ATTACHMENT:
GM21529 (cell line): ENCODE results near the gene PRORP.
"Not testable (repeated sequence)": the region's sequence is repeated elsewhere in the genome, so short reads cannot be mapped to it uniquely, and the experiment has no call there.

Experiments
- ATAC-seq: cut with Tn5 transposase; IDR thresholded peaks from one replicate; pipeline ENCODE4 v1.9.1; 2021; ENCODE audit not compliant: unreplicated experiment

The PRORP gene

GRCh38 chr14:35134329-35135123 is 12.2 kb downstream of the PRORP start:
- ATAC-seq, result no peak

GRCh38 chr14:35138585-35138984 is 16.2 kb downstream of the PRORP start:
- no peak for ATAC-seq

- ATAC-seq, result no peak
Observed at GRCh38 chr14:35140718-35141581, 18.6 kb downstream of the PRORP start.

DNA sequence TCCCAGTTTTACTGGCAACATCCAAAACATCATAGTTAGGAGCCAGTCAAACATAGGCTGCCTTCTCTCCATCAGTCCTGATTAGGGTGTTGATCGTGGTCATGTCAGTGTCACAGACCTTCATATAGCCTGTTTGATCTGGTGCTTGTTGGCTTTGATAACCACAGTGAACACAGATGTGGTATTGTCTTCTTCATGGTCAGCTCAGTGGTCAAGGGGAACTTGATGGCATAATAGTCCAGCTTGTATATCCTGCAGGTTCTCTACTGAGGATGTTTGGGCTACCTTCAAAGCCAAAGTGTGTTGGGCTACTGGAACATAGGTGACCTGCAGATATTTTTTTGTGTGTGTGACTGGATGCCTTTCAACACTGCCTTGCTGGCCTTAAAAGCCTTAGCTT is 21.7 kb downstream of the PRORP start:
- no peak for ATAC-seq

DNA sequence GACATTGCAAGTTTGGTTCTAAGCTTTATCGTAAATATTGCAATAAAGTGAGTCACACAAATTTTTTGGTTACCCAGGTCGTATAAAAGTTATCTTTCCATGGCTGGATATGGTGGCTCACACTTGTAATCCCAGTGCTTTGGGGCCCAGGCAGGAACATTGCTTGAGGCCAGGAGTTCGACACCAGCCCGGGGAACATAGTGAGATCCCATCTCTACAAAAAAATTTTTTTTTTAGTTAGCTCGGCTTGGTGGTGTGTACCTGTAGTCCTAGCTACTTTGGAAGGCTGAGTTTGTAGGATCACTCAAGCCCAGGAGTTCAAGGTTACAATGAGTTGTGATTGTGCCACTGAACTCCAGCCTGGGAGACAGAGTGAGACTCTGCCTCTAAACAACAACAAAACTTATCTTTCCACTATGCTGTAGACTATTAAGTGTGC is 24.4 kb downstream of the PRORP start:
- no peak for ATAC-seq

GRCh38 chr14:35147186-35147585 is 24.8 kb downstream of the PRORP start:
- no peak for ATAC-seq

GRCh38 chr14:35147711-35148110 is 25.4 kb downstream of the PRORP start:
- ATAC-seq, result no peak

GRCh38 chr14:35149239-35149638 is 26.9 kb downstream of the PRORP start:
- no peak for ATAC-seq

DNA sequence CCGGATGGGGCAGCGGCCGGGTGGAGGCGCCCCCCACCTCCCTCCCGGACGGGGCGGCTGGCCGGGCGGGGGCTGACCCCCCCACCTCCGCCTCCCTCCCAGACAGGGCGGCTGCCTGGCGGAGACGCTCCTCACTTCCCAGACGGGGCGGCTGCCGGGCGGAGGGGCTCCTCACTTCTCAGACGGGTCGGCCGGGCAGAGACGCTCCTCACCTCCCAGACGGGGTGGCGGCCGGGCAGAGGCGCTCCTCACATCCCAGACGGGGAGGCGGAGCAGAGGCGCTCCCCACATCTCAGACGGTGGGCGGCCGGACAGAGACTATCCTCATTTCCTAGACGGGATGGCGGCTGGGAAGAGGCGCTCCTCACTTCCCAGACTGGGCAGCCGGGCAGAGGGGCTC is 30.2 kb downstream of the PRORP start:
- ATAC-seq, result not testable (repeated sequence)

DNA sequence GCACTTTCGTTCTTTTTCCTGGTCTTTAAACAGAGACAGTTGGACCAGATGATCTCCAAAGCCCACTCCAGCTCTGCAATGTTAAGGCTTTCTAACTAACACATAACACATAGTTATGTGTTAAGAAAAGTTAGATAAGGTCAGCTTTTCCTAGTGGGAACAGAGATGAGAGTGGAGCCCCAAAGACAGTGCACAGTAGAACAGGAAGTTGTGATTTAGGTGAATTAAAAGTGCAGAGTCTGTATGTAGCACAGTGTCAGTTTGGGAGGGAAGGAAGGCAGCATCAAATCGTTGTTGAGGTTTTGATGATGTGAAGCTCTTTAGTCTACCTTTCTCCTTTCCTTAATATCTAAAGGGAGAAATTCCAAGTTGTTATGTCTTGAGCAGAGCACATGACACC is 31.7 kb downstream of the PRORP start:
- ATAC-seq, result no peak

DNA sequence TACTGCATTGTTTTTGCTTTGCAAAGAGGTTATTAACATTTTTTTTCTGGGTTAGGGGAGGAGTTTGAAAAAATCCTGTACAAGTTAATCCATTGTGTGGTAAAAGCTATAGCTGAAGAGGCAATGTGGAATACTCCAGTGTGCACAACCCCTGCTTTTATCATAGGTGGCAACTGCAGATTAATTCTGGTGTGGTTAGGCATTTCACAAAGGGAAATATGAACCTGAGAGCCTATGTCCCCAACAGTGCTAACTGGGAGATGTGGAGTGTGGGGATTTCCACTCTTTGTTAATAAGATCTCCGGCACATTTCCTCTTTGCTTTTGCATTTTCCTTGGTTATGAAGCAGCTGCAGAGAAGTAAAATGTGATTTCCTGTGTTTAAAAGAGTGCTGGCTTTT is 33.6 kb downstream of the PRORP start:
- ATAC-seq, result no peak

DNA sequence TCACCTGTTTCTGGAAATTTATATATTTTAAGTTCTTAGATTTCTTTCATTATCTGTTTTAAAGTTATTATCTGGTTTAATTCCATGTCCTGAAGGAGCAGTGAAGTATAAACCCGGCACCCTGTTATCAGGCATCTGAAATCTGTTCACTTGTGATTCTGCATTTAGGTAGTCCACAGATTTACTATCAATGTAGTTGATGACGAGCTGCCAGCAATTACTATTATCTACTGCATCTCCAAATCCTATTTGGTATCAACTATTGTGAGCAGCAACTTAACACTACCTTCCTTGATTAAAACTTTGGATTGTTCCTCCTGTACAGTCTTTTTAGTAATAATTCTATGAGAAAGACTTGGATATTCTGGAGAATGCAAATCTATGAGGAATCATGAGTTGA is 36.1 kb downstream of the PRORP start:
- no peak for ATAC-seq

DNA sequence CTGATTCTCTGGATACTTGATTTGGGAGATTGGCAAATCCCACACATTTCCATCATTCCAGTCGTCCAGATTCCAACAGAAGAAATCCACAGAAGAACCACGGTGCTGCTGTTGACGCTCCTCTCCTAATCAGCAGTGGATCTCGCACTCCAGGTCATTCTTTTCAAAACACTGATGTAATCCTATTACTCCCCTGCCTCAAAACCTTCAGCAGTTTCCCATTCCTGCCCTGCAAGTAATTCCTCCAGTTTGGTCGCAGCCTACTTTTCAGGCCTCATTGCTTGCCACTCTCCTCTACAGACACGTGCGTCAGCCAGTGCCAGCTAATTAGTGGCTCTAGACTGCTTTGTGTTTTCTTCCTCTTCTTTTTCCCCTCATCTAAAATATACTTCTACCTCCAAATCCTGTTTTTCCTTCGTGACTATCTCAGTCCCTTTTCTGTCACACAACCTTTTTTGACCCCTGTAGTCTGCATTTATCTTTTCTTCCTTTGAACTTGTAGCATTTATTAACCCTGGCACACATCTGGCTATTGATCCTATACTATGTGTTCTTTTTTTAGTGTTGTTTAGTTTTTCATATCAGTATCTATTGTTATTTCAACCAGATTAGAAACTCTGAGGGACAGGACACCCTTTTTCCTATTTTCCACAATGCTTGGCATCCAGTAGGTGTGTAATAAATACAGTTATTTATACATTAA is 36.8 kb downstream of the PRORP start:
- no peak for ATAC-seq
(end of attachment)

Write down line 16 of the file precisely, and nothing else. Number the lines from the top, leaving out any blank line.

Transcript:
GRCh38 chr14:35147186-35147585 is 24.8 kb downstream of the PRORP start: